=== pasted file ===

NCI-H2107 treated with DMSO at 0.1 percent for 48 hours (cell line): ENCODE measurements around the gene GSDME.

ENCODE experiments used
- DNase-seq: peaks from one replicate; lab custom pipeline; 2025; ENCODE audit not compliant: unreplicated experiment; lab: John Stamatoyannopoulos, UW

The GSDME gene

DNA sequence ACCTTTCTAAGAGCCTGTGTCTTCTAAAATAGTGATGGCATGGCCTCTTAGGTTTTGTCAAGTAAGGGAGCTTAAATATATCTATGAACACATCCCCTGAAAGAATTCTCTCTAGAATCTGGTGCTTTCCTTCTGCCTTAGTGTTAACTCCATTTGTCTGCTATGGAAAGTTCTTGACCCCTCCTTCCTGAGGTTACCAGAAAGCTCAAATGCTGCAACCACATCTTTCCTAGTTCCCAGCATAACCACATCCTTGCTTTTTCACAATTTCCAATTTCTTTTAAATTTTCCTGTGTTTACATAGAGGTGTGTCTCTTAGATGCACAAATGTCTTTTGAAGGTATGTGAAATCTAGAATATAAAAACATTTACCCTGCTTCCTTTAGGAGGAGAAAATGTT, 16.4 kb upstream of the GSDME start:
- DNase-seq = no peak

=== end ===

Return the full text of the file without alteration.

NCI-H2107 treated with DMSO at 0.1 percent for 48 hours (cell line): ENCODE measurements around the gene GSDME.

ENCODE experiments used
- DNase-seq: peaks from one replicate; lab custom pipeline; 2025; ENCODE audit not compliant: unreplicated experiment; lab: John Stamatoyannopoulos, UW

The GSDME gene

DNA sequence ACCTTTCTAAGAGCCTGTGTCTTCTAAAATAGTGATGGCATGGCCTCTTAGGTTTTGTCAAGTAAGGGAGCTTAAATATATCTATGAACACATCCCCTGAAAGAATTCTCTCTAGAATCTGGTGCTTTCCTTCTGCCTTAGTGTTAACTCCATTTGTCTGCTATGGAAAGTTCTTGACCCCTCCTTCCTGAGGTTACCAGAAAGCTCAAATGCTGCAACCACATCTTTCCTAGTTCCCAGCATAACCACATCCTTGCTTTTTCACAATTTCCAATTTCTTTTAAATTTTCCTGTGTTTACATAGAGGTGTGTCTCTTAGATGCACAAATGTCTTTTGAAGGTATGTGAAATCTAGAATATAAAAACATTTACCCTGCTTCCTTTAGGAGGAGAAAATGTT, 16.4 kb upstream of the GSDME start:
- DNase-seq = no peak